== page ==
Just about one month before these tracks were cut, Miles had performed at The Newport Jazz Festival. Within the ranks of the professional critics, there was not too much notice taken when he joined the group already on stage. Professional listeners are blasť, especially when an artist is as unpredictable as Miles; unpredictable, that is, in terms of the relationship between what he can do and what he will do. And for many of us there is a forgetting that the improvising soloist, with muse on the wing, so to speak, is confronted with so many technical problems, that a statement of cohesion and beauty is an awe-full happening. Add to this the failings and weaknesses of all human beings, and there is no wonder left that we can hear what amounts to raw genius in one evening, or one set, or, even, one number, and then, immediately after, discover nearly meaningless mouthings. It's enough to drive you mad. It has been enough to drive a number of jazz musicians mad, and to drive more to madnesses of various sorts.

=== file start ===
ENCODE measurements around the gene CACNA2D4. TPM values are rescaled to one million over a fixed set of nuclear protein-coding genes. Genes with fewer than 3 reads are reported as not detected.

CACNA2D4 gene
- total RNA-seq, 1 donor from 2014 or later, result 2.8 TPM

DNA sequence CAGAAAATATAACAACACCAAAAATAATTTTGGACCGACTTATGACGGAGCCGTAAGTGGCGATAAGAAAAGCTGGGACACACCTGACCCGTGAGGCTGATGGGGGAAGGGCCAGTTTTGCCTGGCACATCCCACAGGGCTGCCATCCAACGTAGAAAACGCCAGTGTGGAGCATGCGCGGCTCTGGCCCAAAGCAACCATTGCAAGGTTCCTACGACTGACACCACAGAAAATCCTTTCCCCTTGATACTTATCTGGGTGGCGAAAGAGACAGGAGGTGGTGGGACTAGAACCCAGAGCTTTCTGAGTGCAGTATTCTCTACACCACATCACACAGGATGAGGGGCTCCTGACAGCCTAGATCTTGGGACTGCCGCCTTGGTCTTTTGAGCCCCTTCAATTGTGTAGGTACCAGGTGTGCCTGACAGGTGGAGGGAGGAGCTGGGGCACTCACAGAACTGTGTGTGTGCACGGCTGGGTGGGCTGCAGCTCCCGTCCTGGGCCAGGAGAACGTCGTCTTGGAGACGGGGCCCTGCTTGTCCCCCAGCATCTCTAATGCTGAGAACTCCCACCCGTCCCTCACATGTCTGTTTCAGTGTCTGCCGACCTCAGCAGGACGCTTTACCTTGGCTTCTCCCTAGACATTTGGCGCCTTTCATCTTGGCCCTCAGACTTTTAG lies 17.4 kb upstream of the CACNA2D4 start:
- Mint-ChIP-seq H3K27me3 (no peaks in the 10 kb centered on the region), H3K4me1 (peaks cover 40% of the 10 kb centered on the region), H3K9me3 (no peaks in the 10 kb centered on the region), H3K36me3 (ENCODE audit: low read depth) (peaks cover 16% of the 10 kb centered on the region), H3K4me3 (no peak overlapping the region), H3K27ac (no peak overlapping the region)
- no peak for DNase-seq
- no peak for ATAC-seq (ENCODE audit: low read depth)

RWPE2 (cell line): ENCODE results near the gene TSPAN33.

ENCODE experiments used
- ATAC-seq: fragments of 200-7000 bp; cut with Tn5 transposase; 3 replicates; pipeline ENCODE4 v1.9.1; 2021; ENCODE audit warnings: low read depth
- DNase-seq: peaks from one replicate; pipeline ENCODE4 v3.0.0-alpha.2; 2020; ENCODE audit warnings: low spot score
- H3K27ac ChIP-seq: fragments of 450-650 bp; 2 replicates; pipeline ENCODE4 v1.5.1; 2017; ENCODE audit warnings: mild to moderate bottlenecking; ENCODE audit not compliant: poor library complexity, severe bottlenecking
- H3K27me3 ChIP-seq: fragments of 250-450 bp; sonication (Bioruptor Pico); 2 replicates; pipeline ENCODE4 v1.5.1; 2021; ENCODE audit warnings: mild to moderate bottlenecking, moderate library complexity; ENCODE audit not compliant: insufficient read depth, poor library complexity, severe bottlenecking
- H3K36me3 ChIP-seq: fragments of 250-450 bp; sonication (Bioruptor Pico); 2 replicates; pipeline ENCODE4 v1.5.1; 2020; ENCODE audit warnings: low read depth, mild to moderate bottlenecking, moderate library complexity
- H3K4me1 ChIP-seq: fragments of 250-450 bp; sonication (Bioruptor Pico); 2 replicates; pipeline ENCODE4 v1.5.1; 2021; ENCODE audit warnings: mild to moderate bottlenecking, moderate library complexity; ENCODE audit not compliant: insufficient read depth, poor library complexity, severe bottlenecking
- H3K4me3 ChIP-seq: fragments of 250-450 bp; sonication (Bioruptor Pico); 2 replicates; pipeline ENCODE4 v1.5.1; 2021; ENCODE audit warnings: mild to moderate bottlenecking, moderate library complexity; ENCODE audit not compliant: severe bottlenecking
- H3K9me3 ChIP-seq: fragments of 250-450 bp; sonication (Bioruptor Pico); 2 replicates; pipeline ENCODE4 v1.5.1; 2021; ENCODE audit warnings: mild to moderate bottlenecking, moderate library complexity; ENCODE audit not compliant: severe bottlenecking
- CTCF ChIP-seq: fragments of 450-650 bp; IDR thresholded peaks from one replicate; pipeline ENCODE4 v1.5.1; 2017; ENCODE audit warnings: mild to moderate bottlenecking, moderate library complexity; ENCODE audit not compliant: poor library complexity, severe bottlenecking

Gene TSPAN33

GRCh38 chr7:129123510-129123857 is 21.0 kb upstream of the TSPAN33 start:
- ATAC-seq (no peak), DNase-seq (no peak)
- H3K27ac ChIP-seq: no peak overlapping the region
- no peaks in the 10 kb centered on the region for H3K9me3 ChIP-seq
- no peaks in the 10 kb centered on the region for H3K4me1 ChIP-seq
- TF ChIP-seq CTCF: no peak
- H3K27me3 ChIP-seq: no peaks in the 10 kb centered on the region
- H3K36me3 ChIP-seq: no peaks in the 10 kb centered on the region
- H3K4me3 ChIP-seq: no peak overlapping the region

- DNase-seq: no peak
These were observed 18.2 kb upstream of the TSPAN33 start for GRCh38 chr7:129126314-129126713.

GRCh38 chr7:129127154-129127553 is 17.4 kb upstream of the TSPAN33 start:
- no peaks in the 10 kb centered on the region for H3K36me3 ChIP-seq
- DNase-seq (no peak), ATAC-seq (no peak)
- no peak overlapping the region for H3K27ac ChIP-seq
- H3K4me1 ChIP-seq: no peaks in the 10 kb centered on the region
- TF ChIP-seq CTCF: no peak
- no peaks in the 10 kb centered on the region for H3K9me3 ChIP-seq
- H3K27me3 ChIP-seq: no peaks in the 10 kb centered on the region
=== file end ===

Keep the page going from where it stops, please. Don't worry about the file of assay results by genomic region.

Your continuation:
In any case, on this night at Newport, Miles was superb, brilliantly absorbing, as if he were both the moth and the probing, savage light on which an immolation was to take place. Perhaps that's making it seem too dramatic, but it's my purely subjective feeling about the few minutes during which he played. And, over-dramatic or not, whatever Miles did was provoking enough to send one major record label executive scurrying about in search of him after the performance was over. And dramatic enough to include Miles in all the columns written about the Festival, as one of few soloists who lived up to critical expectations. But when you mention it to Miles, he says, "What're they talking about? I just played the way I always play."